NextGen grew out of a investigate plan Lehane did for Steyer in 2012 on a doubt that has pained environmentalists given a 1980s. Why, if a scholarship is mostly settled, is a U.S. relocating so solemnly to extent greenhouse-gas emissions from hoary fuels? The answer is connected to how a U.S. domestic complement works, quite a appetite of special interests to change process making.

Lehane found that all American amicable movements, from polite rights to happy marriage, took decades to change policy.

His conclusions led Steyer to confirm that they indispensable to accelerate a transition from a diagnosis of a problem to government action. Waiting for change to occur on a own, given a absolute special interests pulling back, would speed a universe toward catastrophe. “What Tom is eventually perplexing to do here is lift huge tectonic plates,” Lehane says.


Steyer, a hedge-fund executive who left a sidestep account he founded, Farallon Capital, in 2012 in sequence to persevere himself to philanthropy, grown what he calls “the acceleration speculation of politics”—which involves regulating his income as a wedge. “The acceleration speculation presupposes we’re on a right side of history, that certain change will happen, though a coercion of this conditions means we have to make it occur faster,” Steyer says. “Chris is a active partial in a stew, what creates it bubble.”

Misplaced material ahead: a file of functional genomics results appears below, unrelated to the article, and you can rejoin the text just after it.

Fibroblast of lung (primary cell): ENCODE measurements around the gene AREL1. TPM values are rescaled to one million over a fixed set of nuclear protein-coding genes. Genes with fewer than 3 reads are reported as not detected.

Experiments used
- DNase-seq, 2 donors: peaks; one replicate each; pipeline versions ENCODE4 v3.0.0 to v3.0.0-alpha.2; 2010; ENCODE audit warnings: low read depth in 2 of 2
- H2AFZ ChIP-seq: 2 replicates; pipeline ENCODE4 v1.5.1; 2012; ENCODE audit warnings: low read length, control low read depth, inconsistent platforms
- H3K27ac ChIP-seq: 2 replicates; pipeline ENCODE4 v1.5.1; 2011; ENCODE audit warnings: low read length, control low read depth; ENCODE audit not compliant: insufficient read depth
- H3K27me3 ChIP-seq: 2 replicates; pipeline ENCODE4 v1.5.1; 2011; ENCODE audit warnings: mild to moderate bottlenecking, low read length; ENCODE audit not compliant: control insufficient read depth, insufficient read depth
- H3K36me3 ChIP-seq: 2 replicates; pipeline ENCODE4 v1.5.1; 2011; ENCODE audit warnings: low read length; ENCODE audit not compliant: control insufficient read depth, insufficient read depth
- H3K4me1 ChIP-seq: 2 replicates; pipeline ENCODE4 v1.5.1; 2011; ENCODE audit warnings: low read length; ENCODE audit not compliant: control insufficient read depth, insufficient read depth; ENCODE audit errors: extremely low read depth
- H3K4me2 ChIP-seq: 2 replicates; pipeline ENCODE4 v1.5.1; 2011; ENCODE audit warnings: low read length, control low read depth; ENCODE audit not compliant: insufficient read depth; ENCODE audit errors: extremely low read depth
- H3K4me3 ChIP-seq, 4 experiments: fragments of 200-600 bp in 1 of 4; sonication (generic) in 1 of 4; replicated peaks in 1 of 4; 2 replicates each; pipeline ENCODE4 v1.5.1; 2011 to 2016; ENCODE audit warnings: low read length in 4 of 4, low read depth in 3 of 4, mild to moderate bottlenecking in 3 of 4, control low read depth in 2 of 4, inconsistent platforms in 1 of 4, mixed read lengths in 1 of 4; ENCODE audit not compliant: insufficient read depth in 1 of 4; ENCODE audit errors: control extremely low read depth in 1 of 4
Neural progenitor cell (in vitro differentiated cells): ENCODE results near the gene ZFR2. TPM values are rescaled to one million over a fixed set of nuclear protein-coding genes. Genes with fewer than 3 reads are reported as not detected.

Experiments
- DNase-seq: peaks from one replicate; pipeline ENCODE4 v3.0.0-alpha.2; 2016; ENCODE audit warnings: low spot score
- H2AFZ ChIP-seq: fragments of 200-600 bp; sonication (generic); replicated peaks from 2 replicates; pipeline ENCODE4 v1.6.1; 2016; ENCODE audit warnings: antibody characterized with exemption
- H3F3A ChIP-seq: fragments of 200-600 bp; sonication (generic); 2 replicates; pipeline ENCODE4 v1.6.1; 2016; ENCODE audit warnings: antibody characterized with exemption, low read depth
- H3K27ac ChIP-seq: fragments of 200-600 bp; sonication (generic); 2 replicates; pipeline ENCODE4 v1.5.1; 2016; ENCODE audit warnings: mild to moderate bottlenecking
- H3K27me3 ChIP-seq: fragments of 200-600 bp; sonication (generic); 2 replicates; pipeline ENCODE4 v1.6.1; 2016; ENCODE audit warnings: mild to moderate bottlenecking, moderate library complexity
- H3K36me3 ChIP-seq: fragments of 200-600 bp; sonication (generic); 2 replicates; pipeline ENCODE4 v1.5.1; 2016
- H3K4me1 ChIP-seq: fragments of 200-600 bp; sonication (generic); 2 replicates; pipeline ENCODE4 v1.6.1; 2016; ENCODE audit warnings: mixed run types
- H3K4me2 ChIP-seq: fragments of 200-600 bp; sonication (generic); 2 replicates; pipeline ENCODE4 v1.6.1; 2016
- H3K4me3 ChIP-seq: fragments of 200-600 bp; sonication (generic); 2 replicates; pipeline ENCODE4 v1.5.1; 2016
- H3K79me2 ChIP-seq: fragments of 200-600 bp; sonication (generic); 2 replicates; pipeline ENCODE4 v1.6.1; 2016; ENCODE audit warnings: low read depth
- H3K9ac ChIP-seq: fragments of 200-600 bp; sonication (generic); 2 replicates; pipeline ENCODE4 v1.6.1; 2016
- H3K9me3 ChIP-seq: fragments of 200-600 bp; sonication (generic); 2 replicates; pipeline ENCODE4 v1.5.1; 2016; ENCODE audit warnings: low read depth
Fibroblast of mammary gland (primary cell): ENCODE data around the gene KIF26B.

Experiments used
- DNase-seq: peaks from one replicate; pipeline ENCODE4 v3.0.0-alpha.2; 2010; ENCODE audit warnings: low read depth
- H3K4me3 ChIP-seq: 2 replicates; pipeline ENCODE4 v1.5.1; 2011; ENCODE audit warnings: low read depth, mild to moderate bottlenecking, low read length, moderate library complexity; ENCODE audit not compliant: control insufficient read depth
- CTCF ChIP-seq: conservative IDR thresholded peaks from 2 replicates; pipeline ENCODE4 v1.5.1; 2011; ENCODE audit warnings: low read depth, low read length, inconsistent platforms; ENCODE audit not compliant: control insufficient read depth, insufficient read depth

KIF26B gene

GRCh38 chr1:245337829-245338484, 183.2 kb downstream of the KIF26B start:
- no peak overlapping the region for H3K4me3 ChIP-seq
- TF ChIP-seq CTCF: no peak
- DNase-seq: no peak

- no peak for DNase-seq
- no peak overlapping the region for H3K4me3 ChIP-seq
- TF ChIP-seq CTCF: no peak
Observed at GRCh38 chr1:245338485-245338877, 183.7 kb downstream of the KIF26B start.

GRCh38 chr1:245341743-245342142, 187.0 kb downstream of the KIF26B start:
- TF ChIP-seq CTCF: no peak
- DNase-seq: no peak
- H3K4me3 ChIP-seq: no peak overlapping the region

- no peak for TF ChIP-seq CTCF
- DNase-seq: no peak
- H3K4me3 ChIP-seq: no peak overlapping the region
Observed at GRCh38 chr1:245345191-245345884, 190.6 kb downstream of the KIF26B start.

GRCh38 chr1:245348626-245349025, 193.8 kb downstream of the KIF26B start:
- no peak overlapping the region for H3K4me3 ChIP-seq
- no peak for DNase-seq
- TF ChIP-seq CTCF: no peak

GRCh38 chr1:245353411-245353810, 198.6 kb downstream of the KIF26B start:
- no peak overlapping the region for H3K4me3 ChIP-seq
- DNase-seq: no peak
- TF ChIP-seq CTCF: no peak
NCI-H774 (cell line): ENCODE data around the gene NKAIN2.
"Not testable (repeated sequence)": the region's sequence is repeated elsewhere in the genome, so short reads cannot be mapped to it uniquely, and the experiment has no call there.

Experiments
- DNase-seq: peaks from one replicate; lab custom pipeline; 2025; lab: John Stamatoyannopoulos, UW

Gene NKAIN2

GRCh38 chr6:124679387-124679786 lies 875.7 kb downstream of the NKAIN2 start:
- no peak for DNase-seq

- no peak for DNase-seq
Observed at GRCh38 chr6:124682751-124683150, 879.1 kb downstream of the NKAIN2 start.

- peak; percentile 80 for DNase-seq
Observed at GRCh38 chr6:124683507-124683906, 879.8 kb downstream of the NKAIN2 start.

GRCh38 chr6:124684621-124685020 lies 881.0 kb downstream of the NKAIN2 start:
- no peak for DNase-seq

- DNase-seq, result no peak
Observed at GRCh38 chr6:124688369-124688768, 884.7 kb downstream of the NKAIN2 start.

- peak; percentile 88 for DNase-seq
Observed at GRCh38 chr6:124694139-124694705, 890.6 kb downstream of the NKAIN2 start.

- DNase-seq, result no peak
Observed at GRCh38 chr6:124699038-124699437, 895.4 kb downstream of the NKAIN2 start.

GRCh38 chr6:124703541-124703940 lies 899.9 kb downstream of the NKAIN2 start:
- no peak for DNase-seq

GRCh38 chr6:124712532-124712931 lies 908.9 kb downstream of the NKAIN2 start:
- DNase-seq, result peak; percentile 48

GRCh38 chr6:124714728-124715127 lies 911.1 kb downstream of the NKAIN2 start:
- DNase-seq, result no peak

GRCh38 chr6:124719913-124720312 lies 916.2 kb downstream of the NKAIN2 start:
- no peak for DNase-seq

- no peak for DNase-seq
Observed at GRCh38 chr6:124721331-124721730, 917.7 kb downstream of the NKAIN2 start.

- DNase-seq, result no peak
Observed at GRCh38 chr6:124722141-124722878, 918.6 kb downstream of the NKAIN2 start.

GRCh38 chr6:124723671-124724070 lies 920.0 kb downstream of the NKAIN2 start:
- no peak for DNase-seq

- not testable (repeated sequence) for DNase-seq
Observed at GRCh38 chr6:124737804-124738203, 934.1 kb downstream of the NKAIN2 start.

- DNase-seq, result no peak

“Working with Tom reminded me of operative with Bill Clinton and George Mitchell,” Lehane says. “They’ll review a 50-page report, confederate all a information and pinpoint a essential vital square in one judgment inside a document.”

Using big-data analytics, NextGen’s Silicon Valley researchers identified a million supposed “climate voters” in a 7 races a super PAC is targeting this fall. These people, who array some-more than adequate to representation parsimonious races in any of their targeted states, fit demographics that NextGen’s pollsters have found can be galvanized to opinion in a midterm choosing by environmental concerns. They tumble into 4 overlapping groups: Hispanics, African Americans, women, and electorate between a ages of 18 and 35. Each organisation responds differently to a issues. Hispanic and African Americans, for example, worry many about a health effects of soiled atmosphere and water, while younger electorate tend to be some-more endangered about a long-term environmental impacts of tellurian warming. What a million meridian electorate share, however, is disregard for possibilities who repudiate a problem exists.

“I call it a ‘troglodyte narrative,'” Lehane says. “Sixty-five percent of electorate trust meridian change is real; to repudiate it is like observant a universe is flat.”